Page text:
In 2018, the EU committed to becoming the first climate-neutral continent by 2050 and its EU Green Deal pledges to transform the EU into a “fair and prosperous society, with a modern, resource-efficient and competitive economy where there are no net emissions of greenhouse gases in 2050 and where economic growth is decoupled from resource use”. Buildings are at the centre of this transformation, as they account for 36% of CO2 emissions in the EU. A “Renovation Wave for Europe – greening our buildings, creating jobs, improving lives” was published in October 2020 and will play a key role in the transition towards a more sustainable and resilient EU.   

In 2018, 21% of the share of total energy-related CO2 emissions in Russia originated from the building sector (direct energy-related CO2 emissions and from electricity). Building emissions per capita arealmost twice as high as the G20 average; and in contrast to the largely stable G20 average, the level has increased in Russia by 12% (2013-2018).Energy efficiency improvements in the residentialsectorremain difficult in Russia, mostly because of the sheer volume of Soviet era buildings in need of renovation and the absence of metering equipment in many buildings. The implementation of energy efficiency standards in buildings is slow, mainly because it is based on non-binding recommendations. Some energy efficiency programmes have been introduced across a large number of regions, although the success of the implementation varies on a case-by-case basis. In 2019, the Federal Law on Energy Savings was amended and introduced measures on metering and some other improvements for existing buildings. Not only are many older buildings in Russia in need of renovation, but the Soviet era housing stock is also being replaced by newer buildings. The construction sector has a large potential for introducing circular economy principles given the scale of material use, the value contained in buildings, labour intensiveness, and the long-term effect of measures.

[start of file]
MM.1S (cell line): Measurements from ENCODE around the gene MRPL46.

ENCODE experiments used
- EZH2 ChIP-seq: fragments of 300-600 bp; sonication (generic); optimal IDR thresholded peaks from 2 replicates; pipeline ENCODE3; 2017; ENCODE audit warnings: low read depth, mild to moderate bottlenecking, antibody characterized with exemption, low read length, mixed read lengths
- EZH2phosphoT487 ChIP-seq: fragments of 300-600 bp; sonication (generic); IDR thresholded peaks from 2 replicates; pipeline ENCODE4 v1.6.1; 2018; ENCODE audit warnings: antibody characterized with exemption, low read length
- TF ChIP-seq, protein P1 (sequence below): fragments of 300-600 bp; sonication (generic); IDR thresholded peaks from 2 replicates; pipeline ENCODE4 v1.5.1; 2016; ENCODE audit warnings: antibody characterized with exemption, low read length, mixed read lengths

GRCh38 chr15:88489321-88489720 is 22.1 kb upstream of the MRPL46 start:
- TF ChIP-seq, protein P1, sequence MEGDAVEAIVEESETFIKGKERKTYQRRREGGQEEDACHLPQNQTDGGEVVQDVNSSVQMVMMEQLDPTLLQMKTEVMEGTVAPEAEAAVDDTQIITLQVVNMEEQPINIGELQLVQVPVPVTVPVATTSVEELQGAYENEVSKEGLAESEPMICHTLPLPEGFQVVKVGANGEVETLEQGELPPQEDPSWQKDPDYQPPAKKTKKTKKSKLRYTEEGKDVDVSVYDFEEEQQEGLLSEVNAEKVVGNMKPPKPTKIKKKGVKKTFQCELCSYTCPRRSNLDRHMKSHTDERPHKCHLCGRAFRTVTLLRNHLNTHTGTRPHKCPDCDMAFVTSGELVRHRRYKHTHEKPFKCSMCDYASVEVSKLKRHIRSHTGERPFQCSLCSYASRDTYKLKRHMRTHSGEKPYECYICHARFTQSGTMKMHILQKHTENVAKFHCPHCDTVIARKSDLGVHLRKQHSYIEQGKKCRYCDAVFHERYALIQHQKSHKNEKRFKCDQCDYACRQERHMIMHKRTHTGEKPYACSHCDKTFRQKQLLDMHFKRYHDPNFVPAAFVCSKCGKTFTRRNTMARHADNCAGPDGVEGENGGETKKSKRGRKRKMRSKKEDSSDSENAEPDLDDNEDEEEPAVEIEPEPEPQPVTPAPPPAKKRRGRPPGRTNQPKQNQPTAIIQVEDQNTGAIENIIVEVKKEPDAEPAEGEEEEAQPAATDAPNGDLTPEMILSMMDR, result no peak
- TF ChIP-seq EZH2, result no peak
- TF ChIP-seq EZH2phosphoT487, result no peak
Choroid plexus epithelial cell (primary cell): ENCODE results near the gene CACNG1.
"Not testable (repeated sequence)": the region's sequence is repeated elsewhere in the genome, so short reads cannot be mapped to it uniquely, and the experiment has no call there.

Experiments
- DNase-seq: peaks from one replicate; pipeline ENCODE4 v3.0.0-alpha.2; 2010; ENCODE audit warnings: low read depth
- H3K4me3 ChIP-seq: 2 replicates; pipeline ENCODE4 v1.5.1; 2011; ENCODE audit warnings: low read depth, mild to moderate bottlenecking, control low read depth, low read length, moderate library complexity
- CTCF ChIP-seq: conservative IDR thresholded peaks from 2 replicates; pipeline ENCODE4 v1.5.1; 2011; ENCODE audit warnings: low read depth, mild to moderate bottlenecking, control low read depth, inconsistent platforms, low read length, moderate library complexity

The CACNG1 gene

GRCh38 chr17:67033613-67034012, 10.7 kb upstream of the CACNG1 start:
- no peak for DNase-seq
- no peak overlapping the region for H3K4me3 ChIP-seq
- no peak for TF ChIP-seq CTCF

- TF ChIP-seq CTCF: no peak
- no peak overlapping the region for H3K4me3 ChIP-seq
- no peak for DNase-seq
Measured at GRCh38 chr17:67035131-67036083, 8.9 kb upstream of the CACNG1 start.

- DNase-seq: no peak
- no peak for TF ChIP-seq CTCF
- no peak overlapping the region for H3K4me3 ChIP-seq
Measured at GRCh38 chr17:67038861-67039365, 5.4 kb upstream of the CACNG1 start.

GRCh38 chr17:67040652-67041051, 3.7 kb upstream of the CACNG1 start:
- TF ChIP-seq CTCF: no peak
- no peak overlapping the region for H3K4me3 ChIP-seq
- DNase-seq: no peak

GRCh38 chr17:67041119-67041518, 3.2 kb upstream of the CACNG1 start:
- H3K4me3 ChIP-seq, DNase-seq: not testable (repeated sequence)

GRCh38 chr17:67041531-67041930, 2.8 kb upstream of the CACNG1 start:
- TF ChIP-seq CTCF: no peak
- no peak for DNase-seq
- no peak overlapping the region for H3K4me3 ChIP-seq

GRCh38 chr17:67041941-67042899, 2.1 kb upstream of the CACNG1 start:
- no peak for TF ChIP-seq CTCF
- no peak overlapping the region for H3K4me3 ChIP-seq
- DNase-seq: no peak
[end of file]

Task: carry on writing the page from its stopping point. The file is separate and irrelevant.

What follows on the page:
EU-Russia Exchange 

There is a clear opportunity for an exchange between the EU and Russia on sustainable building policies and measures. As part of the programme, experts and stakeholders from the EU and Russia come together to share experience and information on relevant policies for new construction and renovation and exchange good practices. 

A series of activities (a workshop series, a final conference, and a final report highlighting the main outcomes of the workshop and featuring good practices in the EU and Russia) is planned to enhance the collaboration between the EU and Russia and promote knowledge sharing in the building sector. BPIE will use its expertise on EU building policies and programmes, their implementation, best practices, and innovation across the Member States and pair it with a wide network of researchers, building experts, and policymakers to promote a series of activities to foster collaboration and knowledge exchange between the EU and Russia. This will be done with the help of the Russian partner ABOK (Non-profit Partnership “Engineers of Heating, Ventilation, Air Conditioning, Heat supply, and Building thermophysics”, uniting more than 500 collective and individual members comprised of production, design, trade, installation, maintenance organisations, and higher educational institutions in the Russian Federation). 

The workshop series, final conference, and the final report will build capacity between EU and Russian stakeholders, including academia, industry, and civil society. Building on existing research and knowledge in the EU and Russia on selected topics, the project will enhance knowledge exchange to encourage the implementation of effective programmes and strategies promoting low energy in buildings and the sustainable life cycle of buildings.  The project is carried out under the Strategic Partnership for the Implementation of the Paris Agreement (SPIPA).